Teleost models, zebrafish and medaka have become popular models to study various aspects of developmental biology and genetics. The rapid embryonic development, transparent embryos and the availability of many mutants for various developmental and molecular pathways contribute to the usefulness of these models. The availability of various biochemical, molecular and genetic techniques applicable on these models facilitate in dissecting developmental processes. Teleost retina shows very high similarity to that seen in mammalian retina. The arrangement of the six types of neurons and one type of glia is very similar. Zebrafish has been extensively used in gaining insight into the development and functioning of the retina. Medaka, on the other hand has not been so extensively capitalized as zebrafish. The current study characterizes expression of genes mainly from the nuclear receptor family and establishes the role of zebrafish liver x receptor in governing the size, patterning and neurogenesis of the retina in zebrafish. We also establish the time line of the retinal patterning of medaka retina. Zebrafish and medaka retina show both similarity and difference in the developmental events governing the patterning of the retina. In zebrafish, retinal neurogenesis follows a fan gradient pattern starting at the ventro-nasal region. In medaka, neurogenesis starts from the central retina. An additional, second domain of neurogenesis is seen with the patterning of photoreceptors in medaka. This observation highlights the possibility of utilizing these two species as comparative models in gaining rapid understanding of retinal development and function. This study also establishes the time line of vascular development in the zebrafish retina, an important event required for normal function. Similar to neurogenesis, vasculaturedevelops rapidly and this feature was utilized to develop a small molecule-screening assay. The screening resulted in identification of five compounds that produced phenotype ranging from decrease in the number of vessels to loss of vessels specifically in the retina. To gain insight into the mode of action, further analyses of three of the five identified compounds, using either morpholino knockdown or structural similarity search was done. This study highlights the advantage of using zebrafish model to perform medically relevant chemical screen.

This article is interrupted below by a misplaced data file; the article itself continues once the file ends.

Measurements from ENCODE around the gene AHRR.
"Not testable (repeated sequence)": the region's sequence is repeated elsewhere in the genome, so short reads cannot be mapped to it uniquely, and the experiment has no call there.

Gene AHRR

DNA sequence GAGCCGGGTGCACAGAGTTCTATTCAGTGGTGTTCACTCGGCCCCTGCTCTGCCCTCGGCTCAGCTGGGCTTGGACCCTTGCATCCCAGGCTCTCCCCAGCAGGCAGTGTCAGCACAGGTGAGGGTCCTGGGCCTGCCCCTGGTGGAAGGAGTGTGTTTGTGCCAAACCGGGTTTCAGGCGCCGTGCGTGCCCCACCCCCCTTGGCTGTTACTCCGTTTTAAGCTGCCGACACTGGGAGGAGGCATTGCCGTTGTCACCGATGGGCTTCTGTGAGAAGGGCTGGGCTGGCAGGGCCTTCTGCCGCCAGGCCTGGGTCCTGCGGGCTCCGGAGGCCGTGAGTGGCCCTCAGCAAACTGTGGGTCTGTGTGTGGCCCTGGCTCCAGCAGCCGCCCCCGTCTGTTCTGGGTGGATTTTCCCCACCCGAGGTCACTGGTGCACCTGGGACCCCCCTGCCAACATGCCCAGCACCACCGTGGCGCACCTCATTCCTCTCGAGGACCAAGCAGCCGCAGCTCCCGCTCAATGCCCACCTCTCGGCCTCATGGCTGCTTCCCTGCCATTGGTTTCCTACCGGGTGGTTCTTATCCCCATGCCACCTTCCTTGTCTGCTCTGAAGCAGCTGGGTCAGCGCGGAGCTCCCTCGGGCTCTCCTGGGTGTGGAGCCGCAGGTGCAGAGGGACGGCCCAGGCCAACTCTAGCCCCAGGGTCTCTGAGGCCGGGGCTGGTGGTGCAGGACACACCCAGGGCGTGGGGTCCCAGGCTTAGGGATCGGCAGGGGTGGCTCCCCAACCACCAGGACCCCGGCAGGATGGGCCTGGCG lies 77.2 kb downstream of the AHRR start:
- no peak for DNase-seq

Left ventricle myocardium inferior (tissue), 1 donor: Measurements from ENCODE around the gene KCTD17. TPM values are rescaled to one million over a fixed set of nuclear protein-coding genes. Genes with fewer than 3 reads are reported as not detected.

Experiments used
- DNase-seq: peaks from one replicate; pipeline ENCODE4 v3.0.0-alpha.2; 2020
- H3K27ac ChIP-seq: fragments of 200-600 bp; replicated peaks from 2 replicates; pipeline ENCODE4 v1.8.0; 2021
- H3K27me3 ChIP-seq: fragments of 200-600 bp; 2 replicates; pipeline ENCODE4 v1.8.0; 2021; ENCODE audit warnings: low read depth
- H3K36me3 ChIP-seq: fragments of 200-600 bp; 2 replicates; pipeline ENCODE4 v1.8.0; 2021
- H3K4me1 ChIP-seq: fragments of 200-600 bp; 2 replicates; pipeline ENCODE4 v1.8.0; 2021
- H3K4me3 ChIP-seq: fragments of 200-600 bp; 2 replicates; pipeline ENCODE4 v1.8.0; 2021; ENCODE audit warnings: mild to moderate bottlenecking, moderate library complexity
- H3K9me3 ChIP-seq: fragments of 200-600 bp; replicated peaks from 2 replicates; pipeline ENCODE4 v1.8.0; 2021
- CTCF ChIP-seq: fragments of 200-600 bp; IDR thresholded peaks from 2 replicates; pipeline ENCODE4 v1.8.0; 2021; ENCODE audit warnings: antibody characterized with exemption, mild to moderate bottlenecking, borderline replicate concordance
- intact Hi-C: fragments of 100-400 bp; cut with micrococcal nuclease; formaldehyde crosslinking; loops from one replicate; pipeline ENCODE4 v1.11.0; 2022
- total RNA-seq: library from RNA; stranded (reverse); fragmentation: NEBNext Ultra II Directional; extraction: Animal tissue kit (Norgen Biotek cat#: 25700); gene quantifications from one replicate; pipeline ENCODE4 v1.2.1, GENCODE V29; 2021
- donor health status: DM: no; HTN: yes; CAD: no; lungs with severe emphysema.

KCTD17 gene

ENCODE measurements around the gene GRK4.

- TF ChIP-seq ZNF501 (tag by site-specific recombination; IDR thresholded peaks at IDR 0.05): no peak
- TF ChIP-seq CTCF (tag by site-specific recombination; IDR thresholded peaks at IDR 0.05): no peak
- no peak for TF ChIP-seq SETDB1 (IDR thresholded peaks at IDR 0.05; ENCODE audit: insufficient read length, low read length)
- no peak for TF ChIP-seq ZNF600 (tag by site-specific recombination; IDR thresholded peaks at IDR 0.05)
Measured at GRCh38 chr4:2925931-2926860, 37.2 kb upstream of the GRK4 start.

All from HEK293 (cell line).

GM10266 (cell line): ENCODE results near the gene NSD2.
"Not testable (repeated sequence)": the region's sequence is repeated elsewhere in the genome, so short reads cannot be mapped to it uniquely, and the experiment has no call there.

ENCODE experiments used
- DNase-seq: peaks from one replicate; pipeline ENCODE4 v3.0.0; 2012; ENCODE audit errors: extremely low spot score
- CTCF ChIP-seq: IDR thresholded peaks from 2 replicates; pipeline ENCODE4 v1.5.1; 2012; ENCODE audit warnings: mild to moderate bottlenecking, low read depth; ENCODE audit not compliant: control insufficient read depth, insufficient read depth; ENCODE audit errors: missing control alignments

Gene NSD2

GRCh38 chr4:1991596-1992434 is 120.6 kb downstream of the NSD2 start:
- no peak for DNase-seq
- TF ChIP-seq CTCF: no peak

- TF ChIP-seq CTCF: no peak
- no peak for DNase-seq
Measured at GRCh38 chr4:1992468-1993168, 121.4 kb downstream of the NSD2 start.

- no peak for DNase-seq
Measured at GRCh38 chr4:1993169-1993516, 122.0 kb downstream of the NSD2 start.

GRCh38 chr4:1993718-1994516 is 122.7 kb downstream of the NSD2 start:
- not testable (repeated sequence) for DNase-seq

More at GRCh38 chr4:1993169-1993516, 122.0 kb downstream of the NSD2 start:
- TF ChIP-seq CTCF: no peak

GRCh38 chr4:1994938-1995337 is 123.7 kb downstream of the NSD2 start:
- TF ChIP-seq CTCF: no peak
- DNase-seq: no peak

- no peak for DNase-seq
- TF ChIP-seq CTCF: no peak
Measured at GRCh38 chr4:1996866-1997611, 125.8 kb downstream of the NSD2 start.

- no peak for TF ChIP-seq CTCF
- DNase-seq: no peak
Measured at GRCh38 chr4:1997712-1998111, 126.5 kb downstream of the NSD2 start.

• 344.
    Kitambi, Satish Srinivas
    et al.
    Södertörn University, School of Life Sciences. Karolinska Institutet.
    Archer, Amena
    Karolinska Institutet.
    Hallgren, Stefan
    Södertörn University, School of Life Sciences.
    Olsén, K Håkan
    Södertörn University, School of Life Sciences.
    Gustafsson, Åke
    Karolinska Institutet.
    Mode, Agneta
    Karolinska Institutet.
    The role of liver X receptor (lxr) in the developing eyeManuscript (preprint) (Other academic)
  • 345.
    Kitambi, Satish Srinivas
    et al.
    Södertörn University, School of Life Sciences. Karolinska Institutet.
    Hauptmann, Giselbert
    Södertörn University, School of Life Sciences. Karolinska Institutet.
    The zebrafish orphan nuclear receptor genes nr2e1 and nr2e3 are expressed in developing eye and forebrain2007In: Gene Expression Patterns, ISSN 1567-133X, E-ISSN 1872-7298, Vol. 7, no 4, p. 521-528Article in journal (Refereed)
    Abstract [en]

    Mammalian Nr2e1 (Tailless, Mtll or Tlx) and Nr2e3 (photoreceptor-specific nuclear receptor, Pnr) are highly related orphan nuclear receptors, that are expressed in eye and forebrain-derived structures. In this study, we analyzed the developmental expression patterns of zebrafish nr2e1 and nr2e3. RT-PCR analysis showed that nr2e1 and nr2e3 are both expressed during embryonic and post-embryonic development. To examine the spatial distribution of nr2e1 and nr2e3 during development whole-mount in situ hybridization was performed. At tailbud stage, initial nr2e1 expression was localized to the rostral brain rudiment anterior to pax2.1 and eng2 expression at the prospective midbrain-hindbrain boundary. During Subsequent stages, nr2e1 became widely expressed in fore- and midbrain primordia, eye and olfactory placodes. At 24 hpf, strong nr2e1 expression was detected in telencephalon, hypothalamus, dorsal thalamus, pretectum, midbrain tectum, and retina. At 2 dpf, the initially widespread nr2e1 expression became more restricted to distinct regions within the fore- and midbrain and to the retinal ciliary margin, the germinal zone which gives rise to retina and presumptive iris. Express on of nr2e3 was exclusively found in the developing retina and epiphysis. In both structures, nr2e3 expression was found in photoreceptor cells. The developmental expression profile of zebrafish nr2e1 and nr2e3 is consistent with evolutionary conserved functions in eye and rostral brain structures.

  • 346. Knapp, S
    et al.
    Karshikoff, A
    Berndt, Kurt D
    Karolinska Institutet.
    Christova, P
    Atanasov, B
    Ladenstein, R
    Thermal unfolding of the DNA-binding protein Sso7d from the hyperthermophile Sulfolobus solfataricus1996In: Journal of Molecular Biology, ISSN 0022-2836, E-ISSN 1089-8638, Vol. 264, no 5, p. 1132-1144Article in journal (Refereed)